J Manipulative Physiol Ther 2007 (Mar); 30 (3): 215–227 ~ FULL TEXT
Howard Vernon, DC, PhD, Kim Humphreys, DC, PhD, Carol Hagino, MBA
Canadian Memorial Chiropractic College,
Toronto, ON, Canada.
Neck pain is a common ailment, with approximately 10–15% of the population suffering from it at any given time. The researchers in this study reviewed 1980 citations and found 13 high quality trials utilizing manipulation or manual therapy. Their review found that the benefit from manipulation was greater. The long-term data regarding spinal manipulation for chronic neck pain was not as conclusive. However, the results demonstrated a great benefit with treatment up to 104 weeks. The spinal mobilization trials also showed very good benefit at a 6 to 7 week outcome point, with 70% of patients having full recovery or important improvement at that point. The researchers attempted to determine whether the benefit could be the natural history and placebo effect and compared these trials with a separate group of controlled no-treatment patients. The researchers concluded that the benefit noted in this review exceeded the placebo effect and natural history of the no treatment group.
OBJECTIVE: This study provides a systematic analysis of group change scores in randomized clinical trials of chronic neck pain not due to whiplash and not including headache or arm pain treated with manual therapy.
METHODS: A comprehensive literature search of clinical trials of chronic neck pain treated with manual therapies up to December 2005. Only clinical trials scoring above 11.5 (Amsterdam-Maastricht Scale) were included in the analysis.
RESULTS: From 1980 citations, 19 publications were selected. Of the 16 trials analyzed (3 were rejected for poor quality), 9 involved spinal manipulation (12 groups), 5 trials (5 groups) were for spinal mobilization or nonmanipulative manual therapy (1 trial overlapped), and 2 trials (2 groups) involved massage therapy. No trials included trigger point therapy or manual traction of the neck. For manipulation studies, the mean effect size (ES) at 6 weeks for 7 trials (10 groups) was 1.63 (95% confidence interval [CI], 1.13–2.13); 1.56 (95% CI, 0.73–2.39) at 12 weeks for 4 trials (5 groups); 1.22 (95% CI, 0.38–2.06) from 52 to 104 weeks for 2 trials (2 groups). For mobilization studies, 1 trial reported an ES of 2.5 at 6 weeks, 2 trials reported full recovery in 63.8% to 71.7% of subjects at 7 to 52 weeks, and 1 trial reported greater than 2/10 point pain score reduction in 78.3% of subjects at 4 weeks. For massage studies, 1 reported an ES of 0.03 at 6 weeks, whereas the other reported mean change scores of 7.89/100 and 14.4/100 at 1 and 12 weeks of, respectively.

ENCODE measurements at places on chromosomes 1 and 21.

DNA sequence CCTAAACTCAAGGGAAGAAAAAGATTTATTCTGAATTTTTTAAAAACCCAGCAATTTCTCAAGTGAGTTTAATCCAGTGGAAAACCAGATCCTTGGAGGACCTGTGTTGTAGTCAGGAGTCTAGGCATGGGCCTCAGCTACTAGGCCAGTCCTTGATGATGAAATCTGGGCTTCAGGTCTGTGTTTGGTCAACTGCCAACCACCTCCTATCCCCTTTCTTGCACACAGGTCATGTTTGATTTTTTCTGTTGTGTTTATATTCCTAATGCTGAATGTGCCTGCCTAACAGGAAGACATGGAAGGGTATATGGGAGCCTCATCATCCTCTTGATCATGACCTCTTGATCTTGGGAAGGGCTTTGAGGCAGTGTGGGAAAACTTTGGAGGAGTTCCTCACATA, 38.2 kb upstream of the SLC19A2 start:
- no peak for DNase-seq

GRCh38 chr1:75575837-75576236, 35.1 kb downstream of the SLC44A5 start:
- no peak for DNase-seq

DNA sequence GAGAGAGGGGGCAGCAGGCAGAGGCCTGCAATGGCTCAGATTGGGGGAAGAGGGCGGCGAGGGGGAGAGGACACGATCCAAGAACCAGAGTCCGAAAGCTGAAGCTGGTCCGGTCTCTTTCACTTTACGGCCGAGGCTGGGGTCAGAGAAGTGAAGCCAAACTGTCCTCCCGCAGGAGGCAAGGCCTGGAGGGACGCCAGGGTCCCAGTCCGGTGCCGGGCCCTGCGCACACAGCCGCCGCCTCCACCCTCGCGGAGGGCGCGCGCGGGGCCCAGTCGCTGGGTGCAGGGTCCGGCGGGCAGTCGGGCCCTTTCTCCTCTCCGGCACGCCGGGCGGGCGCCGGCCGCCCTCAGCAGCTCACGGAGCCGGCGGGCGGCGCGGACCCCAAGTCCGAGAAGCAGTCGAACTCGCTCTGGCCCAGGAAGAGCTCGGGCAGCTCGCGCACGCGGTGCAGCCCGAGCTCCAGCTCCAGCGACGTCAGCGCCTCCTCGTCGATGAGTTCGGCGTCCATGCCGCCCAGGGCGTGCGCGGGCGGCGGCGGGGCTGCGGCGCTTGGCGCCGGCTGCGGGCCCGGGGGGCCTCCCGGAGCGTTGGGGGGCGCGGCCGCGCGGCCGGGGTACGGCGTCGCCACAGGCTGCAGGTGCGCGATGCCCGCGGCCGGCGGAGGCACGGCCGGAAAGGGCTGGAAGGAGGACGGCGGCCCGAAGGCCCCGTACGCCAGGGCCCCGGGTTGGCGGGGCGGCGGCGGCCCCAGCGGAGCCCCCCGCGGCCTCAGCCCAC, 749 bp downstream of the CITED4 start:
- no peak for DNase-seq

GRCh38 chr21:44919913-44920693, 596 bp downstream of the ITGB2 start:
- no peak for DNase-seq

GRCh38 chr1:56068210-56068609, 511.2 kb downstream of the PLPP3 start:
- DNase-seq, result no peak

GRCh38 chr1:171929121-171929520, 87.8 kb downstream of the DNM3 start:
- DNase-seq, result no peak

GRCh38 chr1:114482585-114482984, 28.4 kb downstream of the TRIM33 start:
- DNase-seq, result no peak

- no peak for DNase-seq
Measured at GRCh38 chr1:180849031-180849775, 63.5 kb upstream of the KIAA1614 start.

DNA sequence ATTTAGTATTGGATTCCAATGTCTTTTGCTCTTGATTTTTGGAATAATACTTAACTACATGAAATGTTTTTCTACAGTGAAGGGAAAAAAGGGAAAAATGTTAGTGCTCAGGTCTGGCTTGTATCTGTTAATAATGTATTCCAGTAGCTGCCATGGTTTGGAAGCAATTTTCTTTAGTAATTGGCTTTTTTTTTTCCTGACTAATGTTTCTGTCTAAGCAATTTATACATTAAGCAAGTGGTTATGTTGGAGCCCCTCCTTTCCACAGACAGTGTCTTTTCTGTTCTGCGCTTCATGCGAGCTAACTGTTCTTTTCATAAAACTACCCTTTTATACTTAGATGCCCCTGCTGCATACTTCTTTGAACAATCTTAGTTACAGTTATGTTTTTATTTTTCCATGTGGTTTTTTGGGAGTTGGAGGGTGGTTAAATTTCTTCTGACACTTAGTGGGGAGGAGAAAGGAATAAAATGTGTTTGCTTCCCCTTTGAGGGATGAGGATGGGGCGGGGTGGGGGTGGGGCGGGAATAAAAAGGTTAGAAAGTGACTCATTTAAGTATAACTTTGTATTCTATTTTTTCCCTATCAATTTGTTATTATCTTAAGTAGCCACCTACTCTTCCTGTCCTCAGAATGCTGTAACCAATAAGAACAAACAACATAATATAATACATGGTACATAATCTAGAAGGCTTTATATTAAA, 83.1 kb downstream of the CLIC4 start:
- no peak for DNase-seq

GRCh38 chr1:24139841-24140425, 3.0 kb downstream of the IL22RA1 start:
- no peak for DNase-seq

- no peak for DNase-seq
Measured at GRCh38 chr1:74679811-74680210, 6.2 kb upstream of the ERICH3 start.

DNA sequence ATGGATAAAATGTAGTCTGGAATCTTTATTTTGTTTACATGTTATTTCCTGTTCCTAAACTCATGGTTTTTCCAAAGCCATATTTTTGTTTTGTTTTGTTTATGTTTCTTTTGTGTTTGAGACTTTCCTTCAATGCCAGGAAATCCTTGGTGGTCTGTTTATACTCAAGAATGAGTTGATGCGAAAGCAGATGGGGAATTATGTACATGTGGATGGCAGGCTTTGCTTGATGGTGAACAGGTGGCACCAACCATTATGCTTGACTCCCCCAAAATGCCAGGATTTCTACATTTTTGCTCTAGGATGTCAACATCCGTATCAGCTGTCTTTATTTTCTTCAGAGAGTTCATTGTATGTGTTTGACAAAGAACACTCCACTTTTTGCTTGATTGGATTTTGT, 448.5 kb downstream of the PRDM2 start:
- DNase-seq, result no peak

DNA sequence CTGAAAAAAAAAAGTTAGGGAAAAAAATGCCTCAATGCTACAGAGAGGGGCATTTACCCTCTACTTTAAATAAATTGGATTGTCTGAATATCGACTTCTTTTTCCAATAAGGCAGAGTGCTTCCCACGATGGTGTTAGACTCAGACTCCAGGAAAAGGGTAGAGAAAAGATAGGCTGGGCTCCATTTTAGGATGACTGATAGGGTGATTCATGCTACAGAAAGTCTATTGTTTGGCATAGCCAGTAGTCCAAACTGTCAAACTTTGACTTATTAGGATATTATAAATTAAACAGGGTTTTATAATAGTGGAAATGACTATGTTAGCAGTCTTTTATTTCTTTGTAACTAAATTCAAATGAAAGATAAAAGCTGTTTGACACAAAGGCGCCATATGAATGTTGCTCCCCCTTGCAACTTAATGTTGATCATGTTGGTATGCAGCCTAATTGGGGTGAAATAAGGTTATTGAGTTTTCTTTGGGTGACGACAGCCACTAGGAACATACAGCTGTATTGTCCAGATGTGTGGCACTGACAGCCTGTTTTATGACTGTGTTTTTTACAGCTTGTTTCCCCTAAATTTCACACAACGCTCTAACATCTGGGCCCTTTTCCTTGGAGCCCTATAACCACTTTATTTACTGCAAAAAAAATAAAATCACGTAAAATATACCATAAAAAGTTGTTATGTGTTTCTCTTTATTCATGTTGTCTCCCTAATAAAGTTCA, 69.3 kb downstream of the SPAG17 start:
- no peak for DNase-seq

CONCLUSIONS: There is moderate- to high-quality evidence that subjects with chronic neck pain not due to whiplash and without arm pain and headaches show clinically important improvements from a course of spinal manipulation or mobilization at 6, 12, and up to 104 weeks posttreatment. The current evidence does not support a similar level of benefit from massage.
From the Full-Text Article:
Currently, the Cochrane Review by Gross et al [36, 37] and the work of Bronfort et al  form the standard for evaluating the evidence for the treatment of neck pain by manipulation or mobilization. Our review differed from these works in several ways. With respect to the studies included, our review included not only studies of manipulation and mobilization but also of massage and other manual therapies as well. Our review included several studies that Gross et al and Bronfort et al had excluded because they were not studies comparing manipulation or mobilization to another form of therapy. Rather, these studies compared one form of these therapies with another form. In our review, each of these study groups was appropriate because they included selected, randomized subjects receiving one of the therapies of interest.
With respect to exclusions, we did not include studies involving subjects with acute neck pain, neck and arm pain, neck pain due to whiplash injury, or those with headache, whether clearly cervicogenic in nature or not. Thus, our review has remained within the boundaries of studies of chronic neck pain treated with one or more forms of manual therapy.
Our review did not include several studies that reported on subjects with neck pain that had been included in larger spine pain groups but did not clearly separate the results of the subjects with neck pain nor did they provide separate results for those with chronic neck pain. [65–69]